Where did April Go

Okay, so Christmas and the New Year are now a distant blur, but April seemed to fly by.  Perhaps it was the school holidays and Easter that helped, but it does seem to have gone past in a flash.  And what a month of extremes we had, early in the month, we had a weekend with temperatures in the mid 20’s bringing thoughts of summer, whilst towards the end of the month, snow, frosts and winter returned much to the annoyance of gardeners and early nesting birds.

Overall though April was a very dry month across the midlands with rainfall well below the monthly average. The average temperature was also higher than the 30 year average, with an average temperature of 10.8C.

Average Temp

The picture below shows the monthly weather, with the highlighted warmest day, summer 2017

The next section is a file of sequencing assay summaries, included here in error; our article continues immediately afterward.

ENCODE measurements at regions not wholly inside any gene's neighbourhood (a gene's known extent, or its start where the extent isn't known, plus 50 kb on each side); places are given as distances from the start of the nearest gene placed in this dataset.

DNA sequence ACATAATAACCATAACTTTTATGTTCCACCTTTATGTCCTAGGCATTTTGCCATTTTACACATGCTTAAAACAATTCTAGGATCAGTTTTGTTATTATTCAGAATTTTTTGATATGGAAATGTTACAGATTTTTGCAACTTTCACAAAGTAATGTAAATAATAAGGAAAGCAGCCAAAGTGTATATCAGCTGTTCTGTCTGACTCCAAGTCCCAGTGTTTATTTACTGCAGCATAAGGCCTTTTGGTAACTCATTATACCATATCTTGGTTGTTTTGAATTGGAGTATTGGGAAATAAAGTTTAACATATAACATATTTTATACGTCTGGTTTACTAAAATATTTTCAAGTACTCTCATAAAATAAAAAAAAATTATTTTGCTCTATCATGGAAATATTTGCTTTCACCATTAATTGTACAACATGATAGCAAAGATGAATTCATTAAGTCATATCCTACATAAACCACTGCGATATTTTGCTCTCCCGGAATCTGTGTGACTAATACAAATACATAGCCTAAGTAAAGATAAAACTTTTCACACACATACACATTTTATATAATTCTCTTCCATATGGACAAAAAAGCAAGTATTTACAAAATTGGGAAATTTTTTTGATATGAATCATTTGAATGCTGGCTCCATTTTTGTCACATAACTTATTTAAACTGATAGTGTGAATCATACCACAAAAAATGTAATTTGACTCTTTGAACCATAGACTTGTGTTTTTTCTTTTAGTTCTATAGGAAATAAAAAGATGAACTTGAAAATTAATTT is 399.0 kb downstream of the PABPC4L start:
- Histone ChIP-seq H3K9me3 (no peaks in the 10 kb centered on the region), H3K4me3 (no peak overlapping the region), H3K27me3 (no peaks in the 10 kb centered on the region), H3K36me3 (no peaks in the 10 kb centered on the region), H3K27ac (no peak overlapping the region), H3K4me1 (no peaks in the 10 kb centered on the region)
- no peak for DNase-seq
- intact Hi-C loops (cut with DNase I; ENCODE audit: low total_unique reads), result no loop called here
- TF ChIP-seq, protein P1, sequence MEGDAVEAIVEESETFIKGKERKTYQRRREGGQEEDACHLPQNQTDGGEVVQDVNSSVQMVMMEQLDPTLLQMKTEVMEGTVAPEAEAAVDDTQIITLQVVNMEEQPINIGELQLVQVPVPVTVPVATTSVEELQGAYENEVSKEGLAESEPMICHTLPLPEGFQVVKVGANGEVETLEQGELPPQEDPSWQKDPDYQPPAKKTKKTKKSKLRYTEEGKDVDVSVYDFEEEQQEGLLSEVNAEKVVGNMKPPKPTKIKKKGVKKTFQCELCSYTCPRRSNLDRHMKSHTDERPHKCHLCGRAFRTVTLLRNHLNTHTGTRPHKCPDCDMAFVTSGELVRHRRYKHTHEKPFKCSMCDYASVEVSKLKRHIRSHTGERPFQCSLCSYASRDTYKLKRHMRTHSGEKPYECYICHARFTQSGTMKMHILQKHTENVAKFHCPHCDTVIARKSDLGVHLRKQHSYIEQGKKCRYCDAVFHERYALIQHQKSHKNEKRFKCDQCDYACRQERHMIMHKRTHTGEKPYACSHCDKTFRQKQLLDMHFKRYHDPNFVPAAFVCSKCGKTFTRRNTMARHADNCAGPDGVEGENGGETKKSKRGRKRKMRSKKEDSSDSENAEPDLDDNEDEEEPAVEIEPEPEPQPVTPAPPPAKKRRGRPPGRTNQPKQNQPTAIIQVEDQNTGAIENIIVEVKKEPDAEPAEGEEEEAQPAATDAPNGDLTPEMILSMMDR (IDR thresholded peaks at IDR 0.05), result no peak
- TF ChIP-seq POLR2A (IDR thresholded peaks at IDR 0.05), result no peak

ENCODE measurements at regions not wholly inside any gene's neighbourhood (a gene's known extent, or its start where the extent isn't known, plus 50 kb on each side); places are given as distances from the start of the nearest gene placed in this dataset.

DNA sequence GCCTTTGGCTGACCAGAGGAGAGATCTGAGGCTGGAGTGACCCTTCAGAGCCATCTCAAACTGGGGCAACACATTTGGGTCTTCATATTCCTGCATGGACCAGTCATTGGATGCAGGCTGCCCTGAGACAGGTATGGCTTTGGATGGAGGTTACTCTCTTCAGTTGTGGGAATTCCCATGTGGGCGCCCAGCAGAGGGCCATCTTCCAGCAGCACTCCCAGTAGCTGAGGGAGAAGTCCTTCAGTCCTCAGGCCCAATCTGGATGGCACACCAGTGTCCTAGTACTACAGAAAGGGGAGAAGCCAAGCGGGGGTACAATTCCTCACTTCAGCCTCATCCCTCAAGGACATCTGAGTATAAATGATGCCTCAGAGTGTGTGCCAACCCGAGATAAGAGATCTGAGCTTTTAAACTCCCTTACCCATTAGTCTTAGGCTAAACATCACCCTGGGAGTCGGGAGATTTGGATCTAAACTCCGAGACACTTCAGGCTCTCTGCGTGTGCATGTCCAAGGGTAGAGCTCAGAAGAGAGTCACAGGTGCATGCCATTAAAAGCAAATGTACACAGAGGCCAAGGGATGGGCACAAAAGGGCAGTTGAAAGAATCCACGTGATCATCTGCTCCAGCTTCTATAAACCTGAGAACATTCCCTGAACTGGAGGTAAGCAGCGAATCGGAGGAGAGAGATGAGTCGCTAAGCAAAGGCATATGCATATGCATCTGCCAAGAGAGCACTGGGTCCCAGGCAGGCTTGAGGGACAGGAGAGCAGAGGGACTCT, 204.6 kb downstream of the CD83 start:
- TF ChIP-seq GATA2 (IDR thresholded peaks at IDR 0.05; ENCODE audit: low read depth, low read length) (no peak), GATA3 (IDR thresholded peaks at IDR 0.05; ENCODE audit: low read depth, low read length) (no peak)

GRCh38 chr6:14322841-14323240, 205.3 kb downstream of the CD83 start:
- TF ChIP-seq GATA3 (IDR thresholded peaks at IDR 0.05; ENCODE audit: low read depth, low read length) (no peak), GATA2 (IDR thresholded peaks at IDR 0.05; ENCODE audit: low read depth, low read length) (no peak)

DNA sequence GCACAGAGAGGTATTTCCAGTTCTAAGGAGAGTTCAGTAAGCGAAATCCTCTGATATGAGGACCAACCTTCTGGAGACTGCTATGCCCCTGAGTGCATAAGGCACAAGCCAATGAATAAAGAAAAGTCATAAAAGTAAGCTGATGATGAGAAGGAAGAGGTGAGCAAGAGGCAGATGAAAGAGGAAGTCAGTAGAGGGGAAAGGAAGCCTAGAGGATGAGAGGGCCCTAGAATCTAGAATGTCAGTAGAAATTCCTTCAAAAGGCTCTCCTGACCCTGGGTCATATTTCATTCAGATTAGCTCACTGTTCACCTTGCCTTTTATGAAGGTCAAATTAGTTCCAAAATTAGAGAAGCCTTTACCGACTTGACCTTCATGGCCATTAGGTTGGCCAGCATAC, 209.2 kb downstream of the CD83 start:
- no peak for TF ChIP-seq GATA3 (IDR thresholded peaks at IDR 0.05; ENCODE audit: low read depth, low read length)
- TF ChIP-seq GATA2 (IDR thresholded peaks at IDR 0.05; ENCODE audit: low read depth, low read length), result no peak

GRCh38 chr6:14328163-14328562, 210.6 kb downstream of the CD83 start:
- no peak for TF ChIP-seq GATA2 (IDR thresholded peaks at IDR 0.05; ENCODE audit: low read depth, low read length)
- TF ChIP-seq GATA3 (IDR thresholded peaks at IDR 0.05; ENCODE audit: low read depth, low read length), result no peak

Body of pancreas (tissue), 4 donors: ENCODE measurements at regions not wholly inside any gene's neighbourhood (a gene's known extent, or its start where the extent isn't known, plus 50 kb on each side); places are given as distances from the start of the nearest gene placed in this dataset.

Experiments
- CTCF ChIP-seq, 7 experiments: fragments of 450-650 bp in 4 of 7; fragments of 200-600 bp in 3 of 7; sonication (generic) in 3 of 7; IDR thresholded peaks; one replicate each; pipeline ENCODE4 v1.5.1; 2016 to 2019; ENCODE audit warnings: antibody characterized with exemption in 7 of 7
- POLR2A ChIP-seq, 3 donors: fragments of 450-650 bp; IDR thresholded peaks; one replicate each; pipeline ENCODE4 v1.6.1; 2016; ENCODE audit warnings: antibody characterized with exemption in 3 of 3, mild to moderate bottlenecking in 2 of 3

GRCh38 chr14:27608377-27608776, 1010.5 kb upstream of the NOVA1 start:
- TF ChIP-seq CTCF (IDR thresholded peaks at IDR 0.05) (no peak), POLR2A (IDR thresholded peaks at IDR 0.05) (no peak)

Whilst the graphs below highlight the contrasting coldest day of the month, when winter returned


On the birding front, it was a welcome return for many migrant birds, with many warblers, swallow, sand martins and house martins returning. Further afield, the ospreys have returned to Rutland.  April has also been a good month for rarer birds, with spoonbills, little terns, red rumped swallows amongst some of the rarer birds seen in Nottinghamshire.

image1Sedge Warbler (Attenborough NR)











It’s been a very long time

it’s been a rather long time since I visited this blog, and I thought I would re-visit the blog and look to add more articles and allow a wider range of topics.  Spring is just round the corner, or so the daffodils would have you believe but the weather clearly does not believe it’s finished with winter.